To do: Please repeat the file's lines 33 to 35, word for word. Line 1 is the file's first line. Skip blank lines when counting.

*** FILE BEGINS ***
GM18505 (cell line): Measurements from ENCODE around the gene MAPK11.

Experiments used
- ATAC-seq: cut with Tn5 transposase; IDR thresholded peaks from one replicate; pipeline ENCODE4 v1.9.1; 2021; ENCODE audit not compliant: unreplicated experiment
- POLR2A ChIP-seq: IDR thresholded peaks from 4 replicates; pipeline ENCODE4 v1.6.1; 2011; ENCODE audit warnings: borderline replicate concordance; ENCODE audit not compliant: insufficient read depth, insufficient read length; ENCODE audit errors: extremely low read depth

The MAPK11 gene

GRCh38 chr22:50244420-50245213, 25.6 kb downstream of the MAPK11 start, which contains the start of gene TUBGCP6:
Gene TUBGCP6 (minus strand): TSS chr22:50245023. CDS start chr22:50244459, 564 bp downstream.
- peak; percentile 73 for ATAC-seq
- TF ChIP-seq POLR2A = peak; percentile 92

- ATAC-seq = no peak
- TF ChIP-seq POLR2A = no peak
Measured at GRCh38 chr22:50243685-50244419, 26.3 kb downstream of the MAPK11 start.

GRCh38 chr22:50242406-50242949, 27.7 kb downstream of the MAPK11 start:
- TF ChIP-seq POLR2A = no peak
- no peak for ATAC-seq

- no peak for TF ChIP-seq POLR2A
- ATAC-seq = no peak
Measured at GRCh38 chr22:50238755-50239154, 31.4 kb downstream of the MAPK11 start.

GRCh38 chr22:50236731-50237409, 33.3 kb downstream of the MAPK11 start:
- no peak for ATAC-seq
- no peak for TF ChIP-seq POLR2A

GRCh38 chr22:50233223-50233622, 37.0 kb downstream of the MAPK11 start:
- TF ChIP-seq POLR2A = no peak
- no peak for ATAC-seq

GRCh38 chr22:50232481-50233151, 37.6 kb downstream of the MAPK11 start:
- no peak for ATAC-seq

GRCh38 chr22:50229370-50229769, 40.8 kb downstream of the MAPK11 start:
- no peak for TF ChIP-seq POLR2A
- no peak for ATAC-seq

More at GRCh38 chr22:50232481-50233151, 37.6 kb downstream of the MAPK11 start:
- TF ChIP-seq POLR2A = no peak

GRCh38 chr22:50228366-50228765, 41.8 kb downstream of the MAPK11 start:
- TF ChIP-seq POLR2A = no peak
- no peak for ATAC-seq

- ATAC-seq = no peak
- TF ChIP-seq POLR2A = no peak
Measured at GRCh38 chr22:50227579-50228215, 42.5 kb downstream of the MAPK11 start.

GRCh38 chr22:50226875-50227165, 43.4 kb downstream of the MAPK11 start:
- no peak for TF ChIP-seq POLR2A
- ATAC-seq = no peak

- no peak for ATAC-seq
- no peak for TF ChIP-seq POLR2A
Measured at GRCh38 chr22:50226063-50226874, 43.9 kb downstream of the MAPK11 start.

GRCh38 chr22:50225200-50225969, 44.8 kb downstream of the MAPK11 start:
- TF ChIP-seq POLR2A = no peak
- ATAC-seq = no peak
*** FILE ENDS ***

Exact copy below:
- TF ChIP-seq POLR2A = no peak
- no peak for ATAC-seq

- ATAC-seq = no peak